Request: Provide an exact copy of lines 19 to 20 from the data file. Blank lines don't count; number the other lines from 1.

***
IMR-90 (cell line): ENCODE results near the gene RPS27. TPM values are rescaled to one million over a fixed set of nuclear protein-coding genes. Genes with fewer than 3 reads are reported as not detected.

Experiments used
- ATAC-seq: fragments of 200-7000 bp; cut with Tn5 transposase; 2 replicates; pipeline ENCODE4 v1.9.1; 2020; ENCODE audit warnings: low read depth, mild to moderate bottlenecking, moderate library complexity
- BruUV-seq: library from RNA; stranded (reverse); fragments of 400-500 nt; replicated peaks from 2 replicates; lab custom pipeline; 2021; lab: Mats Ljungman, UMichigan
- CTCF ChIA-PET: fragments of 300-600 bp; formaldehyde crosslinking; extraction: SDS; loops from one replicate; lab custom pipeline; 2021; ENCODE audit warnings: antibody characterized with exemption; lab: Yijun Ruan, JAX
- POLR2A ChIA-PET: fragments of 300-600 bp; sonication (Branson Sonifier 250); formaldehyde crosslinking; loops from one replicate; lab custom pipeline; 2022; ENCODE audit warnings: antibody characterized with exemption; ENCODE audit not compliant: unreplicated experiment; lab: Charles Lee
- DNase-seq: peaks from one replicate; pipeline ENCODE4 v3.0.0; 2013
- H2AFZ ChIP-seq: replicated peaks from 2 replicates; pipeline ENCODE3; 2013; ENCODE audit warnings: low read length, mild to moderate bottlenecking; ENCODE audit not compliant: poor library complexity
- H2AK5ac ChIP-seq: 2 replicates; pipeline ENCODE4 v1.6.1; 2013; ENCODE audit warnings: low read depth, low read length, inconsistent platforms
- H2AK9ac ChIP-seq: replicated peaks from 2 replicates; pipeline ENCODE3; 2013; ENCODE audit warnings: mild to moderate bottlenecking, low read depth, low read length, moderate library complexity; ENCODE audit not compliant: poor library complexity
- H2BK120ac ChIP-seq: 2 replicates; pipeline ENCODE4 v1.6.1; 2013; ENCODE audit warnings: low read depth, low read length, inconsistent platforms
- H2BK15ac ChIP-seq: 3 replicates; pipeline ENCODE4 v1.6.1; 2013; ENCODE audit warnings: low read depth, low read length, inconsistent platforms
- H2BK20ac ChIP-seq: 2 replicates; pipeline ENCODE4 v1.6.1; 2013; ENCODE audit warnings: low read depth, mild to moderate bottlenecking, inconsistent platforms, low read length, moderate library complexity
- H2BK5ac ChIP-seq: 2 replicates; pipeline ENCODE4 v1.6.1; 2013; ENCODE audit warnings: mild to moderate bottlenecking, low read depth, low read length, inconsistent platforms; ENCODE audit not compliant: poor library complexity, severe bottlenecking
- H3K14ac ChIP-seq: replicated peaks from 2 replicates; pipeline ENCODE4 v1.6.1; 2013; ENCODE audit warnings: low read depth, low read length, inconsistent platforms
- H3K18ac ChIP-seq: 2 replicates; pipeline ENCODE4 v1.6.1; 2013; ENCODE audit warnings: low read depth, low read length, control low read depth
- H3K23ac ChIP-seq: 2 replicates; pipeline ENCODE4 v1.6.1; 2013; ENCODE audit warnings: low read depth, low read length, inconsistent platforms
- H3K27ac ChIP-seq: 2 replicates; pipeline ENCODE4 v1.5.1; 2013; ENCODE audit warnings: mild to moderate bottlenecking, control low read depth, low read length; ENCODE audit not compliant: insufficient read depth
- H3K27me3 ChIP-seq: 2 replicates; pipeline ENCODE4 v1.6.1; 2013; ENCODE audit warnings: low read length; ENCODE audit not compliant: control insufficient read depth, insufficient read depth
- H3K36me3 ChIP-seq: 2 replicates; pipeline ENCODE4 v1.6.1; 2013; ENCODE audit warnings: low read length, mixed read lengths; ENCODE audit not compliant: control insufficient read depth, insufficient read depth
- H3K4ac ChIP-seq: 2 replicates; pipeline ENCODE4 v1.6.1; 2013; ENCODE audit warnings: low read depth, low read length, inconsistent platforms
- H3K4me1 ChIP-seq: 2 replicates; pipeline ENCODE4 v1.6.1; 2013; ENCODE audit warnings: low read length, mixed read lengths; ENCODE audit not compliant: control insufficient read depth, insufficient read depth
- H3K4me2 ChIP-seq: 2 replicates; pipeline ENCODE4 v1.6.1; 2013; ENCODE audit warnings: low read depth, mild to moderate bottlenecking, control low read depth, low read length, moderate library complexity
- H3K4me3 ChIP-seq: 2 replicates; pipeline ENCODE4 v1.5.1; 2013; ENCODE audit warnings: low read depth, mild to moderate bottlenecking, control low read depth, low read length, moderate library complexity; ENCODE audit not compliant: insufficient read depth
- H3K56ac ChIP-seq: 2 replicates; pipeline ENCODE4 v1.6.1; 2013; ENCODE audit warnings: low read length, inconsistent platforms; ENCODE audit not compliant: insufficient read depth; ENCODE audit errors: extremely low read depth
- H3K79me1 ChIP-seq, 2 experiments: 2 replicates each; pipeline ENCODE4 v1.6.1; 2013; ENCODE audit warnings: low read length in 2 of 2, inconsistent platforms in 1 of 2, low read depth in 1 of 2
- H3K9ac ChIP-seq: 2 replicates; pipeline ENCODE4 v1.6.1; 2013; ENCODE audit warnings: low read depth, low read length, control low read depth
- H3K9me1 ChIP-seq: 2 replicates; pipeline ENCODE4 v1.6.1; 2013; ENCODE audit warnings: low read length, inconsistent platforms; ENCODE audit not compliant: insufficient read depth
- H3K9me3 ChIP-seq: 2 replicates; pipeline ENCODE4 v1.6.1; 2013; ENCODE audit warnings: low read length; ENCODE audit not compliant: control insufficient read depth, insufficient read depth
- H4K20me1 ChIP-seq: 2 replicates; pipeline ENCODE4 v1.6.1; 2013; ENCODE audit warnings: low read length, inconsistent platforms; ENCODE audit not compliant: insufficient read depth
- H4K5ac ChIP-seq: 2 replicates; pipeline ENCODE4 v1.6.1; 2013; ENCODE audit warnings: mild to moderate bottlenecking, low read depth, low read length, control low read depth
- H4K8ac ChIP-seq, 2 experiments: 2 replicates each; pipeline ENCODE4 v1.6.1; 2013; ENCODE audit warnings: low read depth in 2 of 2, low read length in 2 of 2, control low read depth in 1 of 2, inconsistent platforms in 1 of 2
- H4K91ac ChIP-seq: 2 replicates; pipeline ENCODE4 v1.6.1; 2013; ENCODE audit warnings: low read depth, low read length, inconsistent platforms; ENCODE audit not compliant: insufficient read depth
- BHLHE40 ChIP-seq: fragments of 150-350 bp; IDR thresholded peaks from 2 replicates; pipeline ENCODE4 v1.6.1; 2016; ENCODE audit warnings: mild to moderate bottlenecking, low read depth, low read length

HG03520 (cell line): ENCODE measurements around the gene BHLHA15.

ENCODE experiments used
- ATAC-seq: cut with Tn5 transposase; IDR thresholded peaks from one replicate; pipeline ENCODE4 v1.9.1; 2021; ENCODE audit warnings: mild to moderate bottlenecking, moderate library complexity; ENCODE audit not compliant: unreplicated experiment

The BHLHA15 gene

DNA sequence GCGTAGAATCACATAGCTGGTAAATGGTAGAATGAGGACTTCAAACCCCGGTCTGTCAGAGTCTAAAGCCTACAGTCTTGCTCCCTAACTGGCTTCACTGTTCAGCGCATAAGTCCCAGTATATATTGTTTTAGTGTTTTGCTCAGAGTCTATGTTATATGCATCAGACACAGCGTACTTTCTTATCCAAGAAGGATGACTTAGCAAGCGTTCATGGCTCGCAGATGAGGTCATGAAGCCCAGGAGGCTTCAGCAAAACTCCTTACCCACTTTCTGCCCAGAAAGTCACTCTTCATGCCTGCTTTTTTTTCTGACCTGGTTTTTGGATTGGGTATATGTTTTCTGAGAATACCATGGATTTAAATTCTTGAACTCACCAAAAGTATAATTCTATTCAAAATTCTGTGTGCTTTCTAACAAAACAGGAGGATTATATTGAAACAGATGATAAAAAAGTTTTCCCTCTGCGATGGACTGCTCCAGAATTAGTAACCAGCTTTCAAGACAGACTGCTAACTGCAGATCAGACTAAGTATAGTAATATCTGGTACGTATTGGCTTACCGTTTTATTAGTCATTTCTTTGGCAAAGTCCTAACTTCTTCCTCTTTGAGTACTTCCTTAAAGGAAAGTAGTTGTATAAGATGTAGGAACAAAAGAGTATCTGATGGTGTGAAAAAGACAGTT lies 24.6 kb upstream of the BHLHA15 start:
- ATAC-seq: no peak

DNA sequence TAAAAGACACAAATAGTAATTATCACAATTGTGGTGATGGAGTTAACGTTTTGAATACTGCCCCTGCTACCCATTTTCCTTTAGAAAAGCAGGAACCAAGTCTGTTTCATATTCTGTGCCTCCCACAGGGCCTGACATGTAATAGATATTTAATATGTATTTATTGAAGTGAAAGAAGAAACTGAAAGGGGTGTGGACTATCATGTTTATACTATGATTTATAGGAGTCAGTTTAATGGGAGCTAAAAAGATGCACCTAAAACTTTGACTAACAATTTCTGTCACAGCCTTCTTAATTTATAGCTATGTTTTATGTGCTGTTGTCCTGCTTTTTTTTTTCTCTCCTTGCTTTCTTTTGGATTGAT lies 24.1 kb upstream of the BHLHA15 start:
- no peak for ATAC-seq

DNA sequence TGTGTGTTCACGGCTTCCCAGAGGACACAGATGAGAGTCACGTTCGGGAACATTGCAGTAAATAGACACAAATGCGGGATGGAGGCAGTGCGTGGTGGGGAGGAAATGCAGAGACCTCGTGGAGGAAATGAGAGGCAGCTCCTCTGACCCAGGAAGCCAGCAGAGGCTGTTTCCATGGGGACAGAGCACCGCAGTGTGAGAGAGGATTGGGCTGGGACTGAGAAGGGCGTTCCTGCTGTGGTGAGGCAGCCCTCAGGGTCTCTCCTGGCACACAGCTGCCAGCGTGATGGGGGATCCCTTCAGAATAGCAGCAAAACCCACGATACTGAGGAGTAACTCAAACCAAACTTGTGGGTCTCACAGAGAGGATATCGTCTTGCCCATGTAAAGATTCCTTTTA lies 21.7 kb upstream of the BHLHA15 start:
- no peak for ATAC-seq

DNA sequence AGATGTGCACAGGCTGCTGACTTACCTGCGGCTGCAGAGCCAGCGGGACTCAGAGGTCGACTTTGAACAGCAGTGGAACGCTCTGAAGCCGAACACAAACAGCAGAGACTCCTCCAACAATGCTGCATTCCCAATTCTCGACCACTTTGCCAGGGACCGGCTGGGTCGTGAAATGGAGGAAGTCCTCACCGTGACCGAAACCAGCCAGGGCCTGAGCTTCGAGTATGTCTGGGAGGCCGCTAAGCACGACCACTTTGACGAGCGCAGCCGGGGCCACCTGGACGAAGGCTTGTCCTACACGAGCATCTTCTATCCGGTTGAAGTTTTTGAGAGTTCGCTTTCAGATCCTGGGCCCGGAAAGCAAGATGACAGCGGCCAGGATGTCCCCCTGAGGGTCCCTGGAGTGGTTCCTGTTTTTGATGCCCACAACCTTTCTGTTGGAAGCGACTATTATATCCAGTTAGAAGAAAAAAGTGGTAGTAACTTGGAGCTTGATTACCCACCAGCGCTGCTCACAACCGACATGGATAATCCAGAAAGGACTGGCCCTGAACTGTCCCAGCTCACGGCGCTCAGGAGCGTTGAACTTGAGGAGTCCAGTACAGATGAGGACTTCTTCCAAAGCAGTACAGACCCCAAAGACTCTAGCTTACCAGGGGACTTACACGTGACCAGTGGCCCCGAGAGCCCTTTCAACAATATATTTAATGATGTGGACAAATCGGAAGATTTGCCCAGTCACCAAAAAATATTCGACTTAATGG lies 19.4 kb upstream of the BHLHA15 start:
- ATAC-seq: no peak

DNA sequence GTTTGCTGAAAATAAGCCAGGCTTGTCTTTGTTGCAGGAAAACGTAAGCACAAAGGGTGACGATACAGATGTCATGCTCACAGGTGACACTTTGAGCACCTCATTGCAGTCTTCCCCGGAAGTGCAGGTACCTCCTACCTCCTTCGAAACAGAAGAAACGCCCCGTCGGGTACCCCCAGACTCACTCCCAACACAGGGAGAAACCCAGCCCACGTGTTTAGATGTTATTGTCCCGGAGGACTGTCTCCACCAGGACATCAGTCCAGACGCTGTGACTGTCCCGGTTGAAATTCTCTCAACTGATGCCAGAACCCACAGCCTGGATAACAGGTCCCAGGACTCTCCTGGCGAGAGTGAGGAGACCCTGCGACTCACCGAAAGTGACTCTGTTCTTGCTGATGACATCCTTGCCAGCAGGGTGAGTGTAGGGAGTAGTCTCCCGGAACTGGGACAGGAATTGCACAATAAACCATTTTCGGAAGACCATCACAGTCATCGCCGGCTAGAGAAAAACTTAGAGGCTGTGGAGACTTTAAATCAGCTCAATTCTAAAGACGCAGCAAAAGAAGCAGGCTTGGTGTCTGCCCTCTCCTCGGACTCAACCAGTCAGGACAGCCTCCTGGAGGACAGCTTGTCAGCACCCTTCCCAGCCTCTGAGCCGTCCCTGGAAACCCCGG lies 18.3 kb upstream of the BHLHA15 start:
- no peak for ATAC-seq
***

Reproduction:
- H3K27me3 ChIP-seq: 2 replicates; pipeline ENCODE4 v1.6.1; 2013; ENCODE audit warnings: low read length; ENCODE audit not compliant: control insufficient read depth, insufficient read depth
- H3K36me3 ChIP-seq: 2 replicates; pipeline ENCODE4 v1.6.1; 2013; ENCODE audit warnings: low read length, mixed read lengths; ENCODE audit not compliant: control insufficient read depth, insufficient read depth